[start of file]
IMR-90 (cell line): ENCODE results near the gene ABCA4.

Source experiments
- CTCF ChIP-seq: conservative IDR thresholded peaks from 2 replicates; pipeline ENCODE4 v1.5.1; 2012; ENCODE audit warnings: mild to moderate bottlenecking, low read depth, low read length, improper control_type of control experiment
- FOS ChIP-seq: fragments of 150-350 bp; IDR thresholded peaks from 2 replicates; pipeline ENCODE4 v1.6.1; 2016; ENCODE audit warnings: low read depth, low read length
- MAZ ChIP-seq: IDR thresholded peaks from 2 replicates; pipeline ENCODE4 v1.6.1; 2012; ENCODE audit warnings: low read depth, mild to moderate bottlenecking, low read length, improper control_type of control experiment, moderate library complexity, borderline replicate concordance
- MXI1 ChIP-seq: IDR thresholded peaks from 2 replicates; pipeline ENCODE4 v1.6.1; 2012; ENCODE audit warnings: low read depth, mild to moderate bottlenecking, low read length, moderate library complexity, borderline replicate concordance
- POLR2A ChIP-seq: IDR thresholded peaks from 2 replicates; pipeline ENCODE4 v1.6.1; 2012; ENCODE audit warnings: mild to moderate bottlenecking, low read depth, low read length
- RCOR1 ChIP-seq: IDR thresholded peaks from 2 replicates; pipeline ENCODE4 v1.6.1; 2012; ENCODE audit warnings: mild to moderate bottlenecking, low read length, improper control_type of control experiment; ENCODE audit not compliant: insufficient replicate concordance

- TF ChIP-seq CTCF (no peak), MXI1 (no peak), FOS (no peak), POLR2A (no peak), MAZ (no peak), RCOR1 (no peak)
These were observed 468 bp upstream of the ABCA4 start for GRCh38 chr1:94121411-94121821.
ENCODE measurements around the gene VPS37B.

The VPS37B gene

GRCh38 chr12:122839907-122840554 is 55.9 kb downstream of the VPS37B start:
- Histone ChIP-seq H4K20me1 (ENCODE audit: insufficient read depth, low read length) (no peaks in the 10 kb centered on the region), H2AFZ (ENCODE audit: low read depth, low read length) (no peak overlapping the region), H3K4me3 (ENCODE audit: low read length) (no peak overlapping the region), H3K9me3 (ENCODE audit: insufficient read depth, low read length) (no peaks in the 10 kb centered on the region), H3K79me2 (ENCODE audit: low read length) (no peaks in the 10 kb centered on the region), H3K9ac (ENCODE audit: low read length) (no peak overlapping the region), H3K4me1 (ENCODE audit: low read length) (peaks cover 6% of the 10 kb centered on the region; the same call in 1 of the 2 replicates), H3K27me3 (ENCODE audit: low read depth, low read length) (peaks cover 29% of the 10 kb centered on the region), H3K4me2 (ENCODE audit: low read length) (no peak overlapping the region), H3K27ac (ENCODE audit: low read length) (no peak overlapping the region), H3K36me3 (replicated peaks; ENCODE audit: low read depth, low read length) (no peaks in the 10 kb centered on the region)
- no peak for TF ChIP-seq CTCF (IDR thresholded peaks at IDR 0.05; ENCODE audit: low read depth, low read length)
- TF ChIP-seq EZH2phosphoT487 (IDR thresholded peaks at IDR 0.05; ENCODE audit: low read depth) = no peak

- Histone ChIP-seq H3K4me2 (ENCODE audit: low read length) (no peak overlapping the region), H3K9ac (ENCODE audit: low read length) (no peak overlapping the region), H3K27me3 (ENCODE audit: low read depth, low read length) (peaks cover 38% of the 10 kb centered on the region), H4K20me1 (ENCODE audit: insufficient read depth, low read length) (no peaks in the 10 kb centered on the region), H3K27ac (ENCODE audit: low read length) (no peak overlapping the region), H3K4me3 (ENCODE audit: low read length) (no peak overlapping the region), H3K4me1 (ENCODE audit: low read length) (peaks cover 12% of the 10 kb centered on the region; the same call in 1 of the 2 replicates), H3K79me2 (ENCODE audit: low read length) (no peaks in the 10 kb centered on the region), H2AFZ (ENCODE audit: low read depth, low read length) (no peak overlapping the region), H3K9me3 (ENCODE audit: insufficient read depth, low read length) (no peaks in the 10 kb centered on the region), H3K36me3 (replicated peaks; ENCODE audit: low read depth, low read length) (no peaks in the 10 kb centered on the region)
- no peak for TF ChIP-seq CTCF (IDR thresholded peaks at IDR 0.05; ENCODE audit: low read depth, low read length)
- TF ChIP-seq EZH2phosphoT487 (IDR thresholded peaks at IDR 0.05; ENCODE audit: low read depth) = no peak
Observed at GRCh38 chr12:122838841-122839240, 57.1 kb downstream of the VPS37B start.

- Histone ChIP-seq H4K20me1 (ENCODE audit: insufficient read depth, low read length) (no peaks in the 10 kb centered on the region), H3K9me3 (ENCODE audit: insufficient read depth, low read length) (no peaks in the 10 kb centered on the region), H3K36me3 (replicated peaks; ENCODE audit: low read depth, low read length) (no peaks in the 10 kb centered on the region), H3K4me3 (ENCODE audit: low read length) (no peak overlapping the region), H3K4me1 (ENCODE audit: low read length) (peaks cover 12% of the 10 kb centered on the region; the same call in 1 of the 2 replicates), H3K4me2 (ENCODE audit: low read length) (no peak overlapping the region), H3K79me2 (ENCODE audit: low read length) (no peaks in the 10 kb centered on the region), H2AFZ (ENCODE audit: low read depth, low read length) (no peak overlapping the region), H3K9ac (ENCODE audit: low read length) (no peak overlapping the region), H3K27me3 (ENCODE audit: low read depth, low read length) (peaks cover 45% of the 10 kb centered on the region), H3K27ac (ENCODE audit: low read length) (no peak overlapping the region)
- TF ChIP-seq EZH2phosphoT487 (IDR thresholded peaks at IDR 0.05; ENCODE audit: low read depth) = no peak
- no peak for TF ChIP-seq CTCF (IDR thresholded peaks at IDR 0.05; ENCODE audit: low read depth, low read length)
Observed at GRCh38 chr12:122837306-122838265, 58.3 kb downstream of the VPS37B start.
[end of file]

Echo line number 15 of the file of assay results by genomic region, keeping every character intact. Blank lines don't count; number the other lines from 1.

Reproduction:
- no peak for TF ChIP-seq CTCF (IDR thresholded peaks at IDR 0.05; ENCODE audit: low read depth, low read length)